It has never been easier to find answers to any client question and access any patient medical record anywhere you are. If
you're not tracking your calendar on a smartphone, medical cases on a laptop, and directions on a navigation unit, you're
wasting precious time. Here are some ways technology goes beyond just the cell phone to encompass every aspect of your job—except
actually handling horses:
Goose your laptop with gadgets
The most important gadget in your vehicle is the laptop computer. Your laptop lets you and your assistant pull up all kinds
of information at a moment's notice. To get the most out of your laptop, however, you'll need a few things:
Laptop mount. Install this on the passenger side to allow easy access to your computer and to keep it from being tossed around on the road.
12-volt to 110-volt power inverter. Hardwire an inverter into your vehicle to provide sufficient power to your laptop and other electronic devices.
Wireless access. A mobile broadband card, such as an AirCard, will provide Internet access almost anywhere.
Credit card reader. Make it easy for clients to pay at time of service.
If you live in an area with good wireless coverage, consider a netbook instead of a laptop. Netbooks take advantage of programs
online, with few applications installed on their small hard drives. These machines are smaller and more affordable than laptops.
Many experts think netbooks are poised to replace the traditional software-loaded laptops currently in use.
Mark Baus, DVM
A few words of caution to keep in mind as you build a laptop into your veterinary visits: Those in-car mounts can come between
the passenger and the airbag. If you're using the laptop while your assistant drives, be sure it's positioned over the center
console. And while we're on the subject, if you travel with an assistant and you're the one driving, you're wasting time.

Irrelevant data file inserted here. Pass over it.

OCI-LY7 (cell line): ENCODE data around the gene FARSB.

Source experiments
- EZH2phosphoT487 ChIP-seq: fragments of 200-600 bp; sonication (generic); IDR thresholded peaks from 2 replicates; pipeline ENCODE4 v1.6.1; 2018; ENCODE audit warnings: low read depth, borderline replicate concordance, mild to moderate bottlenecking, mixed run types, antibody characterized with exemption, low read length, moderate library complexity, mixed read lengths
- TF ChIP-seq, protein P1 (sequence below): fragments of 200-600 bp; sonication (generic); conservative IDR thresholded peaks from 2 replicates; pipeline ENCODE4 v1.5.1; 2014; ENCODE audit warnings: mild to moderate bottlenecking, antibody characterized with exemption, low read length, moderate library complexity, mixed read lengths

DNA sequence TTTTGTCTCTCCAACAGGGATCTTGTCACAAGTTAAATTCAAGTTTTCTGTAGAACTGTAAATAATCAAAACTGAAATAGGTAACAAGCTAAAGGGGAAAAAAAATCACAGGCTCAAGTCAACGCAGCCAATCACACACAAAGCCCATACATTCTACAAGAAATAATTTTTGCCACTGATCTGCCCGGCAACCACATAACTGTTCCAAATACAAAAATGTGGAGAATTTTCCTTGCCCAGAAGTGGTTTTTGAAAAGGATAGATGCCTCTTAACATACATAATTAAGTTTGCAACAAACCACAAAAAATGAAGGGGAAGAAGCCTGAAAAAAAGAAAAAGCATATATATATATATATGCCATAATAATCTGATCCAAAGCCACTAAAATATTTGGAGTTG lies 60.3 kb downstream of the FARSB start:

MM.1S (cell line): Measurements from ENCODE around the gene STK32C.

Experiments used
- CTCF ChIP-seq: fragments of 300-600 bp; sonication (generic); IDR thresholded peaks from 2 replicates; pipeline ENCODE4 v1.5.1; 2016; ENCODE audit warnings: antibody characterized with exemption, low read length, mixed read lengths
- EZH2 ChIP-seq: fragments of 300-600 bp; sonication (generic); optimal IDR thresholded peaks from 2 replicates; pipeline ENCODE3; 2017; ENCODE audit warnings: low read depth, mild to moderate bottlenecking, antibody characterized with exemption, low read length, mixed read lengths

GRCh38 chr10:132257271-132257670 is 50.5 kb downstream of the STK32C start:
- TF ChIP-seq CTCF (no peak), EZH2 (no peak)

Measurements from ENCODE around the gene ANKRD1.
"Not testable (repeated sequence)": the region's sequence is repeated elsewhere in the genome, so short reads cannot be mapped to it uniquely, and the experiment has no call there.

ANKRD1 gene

You could be returning phone calls, updating records, and answering e-mail messages while your assistant handles wheel duty.
Get anywhere with a GPS
Remember the good ol' days of the practice Rolodex with directions to each of your clients? Forget that. Put a portable navigation
unit in each practice vehicle. Not only will it provide reliable directions, it'll tell you when you'll arrive. FYI: In my
experience, factory-installed navigation units are too expensive and often outdated by the time your vehicle rolls off the
dealer's lot. Opt for a standalone unit that clips onto the dash instead.
Peek at pros and cons of printers
Considering a printer in your truck? Although a printer can be useful in providing follow-up instructions and invoices to
your clients, mobile practitioners should be moving toward a paperless system. Your veterinary software should offer you the
ability to e-mail all necessary information to your clients instantly. Although many practitioners have used portable printers
successfully, I find them to be difficult to maintain in the vehicle and sometimes too slow to be useful.
Smarten up your phone
If you haven't switched from a cell phone to a smartphone, consider it. The laptop brings you close to useful information
on the Internet; the smartphone sticks it right in your pocket. Although I'm guilty of spending a little too much time punching
things in on my smartphone in front of my clients, this device lets me conduct business in a much more timely fashion.
Any new gadget you invest in—and they all cost a chunk of change—must serve a greater good. It must enhance service to patients
and clients as well as contribute to the bottom line. Now let's all go and join the 21st century.
Mark Baus, DVM, is an equine practitioner in the New York and Connecticut area.